The global Islamic finance market is fragmented with a large number of players trying to grab a significant chunk of the developing market. In some regions, like Asia and Africa, it is moderately growing with the presence of a large number of local players and some major players. However, GCC is a highly competitive market, with the presence of large number of international players. Bank Al-Rajhi, Dubai Islamic Bank, and Kuwait House Finance, are among the major players present in the region.
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Table of Contents
1.1 Study Deliverables
1.2 Study Assumptions
1.3 Scope of the Study
2 RESEARCH METHODOLOGY
2.1 Analysis Methodology
2.2 Research Phases
3 EXECUTIVE SUMMARY
4 MARKET DYNAMICS
4.5 Porter’s Five Forces Analysis
4.6 Industry Value Chain Analysis
5 MARKET SEGMENTATION
5.1 SEGMENTATION – BY FINANCIAL MODES
5.1.1 Islamic Banking
5.1.2 Islamic Insurance : Takaful
5.1.3 Islamic Bonds
5.1.4 Islamic Funds : Equities and Other Instruments
22.214.171.124 Saudi Arabia
126.96.36.199 United Arab Emirates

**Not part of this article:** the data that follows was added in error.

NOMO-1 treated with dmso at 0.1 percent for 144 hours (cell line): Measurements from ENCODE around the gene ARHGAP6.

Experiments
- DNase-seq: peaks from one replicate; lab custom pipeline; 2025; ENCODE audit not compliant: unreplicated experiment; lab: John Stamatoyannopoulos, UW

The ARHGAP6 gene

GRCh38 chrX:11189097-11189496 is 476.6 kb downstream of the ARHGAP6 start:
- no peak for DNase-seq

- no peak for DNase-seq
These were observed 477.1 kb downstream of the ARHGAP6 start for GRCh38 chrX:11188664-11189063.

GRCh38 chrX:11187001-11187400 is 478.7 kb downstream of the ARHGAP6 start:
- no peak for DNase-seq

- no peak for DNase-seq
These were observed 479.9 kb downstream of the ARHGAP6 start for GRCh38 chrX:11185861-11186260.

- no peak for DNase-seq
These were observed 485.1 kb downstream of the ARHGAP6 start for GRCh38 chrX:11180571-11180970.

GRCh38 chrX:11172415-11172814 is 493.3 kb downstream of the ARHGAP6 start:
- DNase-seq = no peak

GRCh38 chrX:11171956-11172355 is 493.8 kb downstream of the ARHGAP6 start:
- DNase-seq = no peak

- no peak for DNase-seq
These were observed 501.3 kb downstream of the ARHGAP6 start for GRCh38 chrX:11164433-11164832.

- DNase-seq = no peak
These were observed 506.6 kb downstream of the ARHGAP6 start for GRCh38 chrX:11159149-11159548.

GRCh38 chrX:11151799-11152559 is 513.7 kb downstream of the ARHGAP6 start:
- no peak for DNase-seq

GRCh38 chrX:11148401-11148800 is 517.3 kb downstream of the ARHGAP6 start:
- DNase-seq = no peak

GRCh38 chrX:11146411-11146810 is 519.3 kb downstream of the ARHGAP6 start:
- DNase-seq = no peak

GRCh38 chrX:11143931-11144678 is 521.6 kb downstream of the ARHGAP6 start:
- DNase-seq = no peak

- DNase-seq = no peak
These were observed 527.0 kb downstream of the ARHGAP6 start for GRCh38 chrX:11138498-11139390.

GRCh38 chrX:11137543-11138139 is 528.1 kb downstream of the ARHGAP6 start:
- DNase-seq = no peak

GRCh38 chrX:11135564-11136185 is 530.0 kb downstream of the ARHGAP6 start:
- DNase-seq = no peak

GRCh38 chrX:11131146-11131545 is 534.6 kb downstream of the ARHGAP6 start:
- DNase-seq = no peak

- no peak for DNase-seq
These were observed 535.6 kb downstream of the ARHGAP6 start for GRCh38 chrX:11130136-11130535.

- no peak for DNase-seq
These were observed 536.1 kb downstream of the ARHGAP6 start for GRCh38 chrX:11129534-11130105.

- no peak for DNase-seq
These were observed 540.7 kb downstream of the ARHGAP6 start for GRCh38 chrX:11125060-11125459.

5.2.2 Middle East & North Africa (MENA) ex GCC
188.8.131.52 Rest of Middle East & North Africa
5.2.3 Southeast Asia and Asia-Pacific
184.108.40.206 Rest of Southeast Asia and Asia-Pacific
220.127.116.11 United Kingdom
18.104.22.168 United States
6 COMPETITIVE LANDSCAPE
6.1 Company Profiles
6.1.1 Dubai Islamic Bank
6.1.2 National Commercial Bank Saudi Arabia
6.1.3 Bank Mellat Iran
6.1.4 Bank Melli Iran
6.1.5 Kuwait Finance House
6.1.6 Bank Saderat Iran
6.1.7 Malayan Bank Berhad (Maybank) Malaysia
6.1.8 Bank Maskan Iran
6.1.9 Qatar Islamic Bank
6.1.10 Alinma Bank Saudi Arabia
6.2 Mergers and Acquisitions
6.3 Investment Outlook
7 MARKET OPPORTUNITIES AND FUTURE TRENDS
8 REGULATORY FRAMEWORK OF ISLAMIC